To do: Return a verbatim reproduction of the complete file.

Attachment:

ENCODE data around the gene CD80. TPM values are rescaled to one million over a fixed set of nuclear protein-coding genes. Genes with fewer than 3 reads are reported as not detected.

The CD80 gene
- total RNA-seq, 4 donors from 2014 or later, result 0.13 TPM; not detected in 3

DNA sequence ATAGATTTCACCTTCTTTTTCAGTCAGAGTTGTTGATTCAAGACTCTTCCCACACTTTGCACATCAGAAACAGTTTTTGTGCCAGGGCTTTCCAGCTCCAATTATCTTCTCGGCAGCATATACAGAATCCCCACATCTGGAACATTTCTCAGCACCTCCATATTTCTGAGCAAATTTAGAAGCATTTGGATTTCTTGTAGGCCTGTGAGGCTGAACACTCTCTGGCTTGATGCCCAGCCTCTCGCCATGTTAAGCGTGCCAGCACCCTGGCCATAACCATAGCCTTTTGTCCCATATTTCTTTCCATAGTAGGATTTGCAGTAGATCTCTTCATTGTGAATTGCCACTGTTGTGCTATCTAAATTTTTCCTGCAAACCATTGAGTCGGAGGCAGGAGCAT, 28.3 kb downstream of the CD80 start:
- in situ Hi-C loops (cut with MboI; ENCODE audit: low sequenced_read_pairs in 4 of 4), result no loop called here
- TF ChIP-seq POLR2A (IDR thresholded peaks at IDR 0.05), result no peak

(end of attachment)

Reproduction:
ENCODE data around the gene CD80. TPM values are rescaled to one million over a fixed set of nuclear protein-coding genes. Genes with fewer than 3 reads are reported as not detected.

The CD80 gene
- total RNA-seq, 4 donors from 2014 or later, result 0.13 TPM; not detected in 3

DNA sequence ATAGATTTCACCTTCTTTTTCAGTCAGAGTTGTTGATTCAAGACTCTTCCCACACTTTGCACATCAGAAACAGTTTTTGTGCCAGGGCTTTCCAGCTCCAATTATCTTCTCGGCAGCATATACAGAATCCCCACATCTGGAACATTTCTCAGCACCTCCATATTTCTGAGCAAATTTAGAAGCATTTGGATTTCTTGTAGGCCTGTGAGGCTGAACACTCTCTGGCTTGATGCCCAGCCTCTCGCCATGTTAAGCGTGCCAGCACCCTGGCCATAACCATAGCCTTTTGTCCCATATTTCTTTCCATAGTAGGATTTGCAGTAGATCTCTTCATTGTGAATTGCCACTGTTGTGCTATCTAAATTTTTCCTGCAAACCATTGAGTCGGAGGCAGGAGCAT, 28.3 kb downstream of the CD80 start:
- in situ Hi-C loops (cut with MboI; ENCODE audit: low sequenced_read_pairs in 4 of 4), result no loop called here
- TF ChIP-seq POLR2A (IDR thresholded peaks at IDR 0.05), result no peak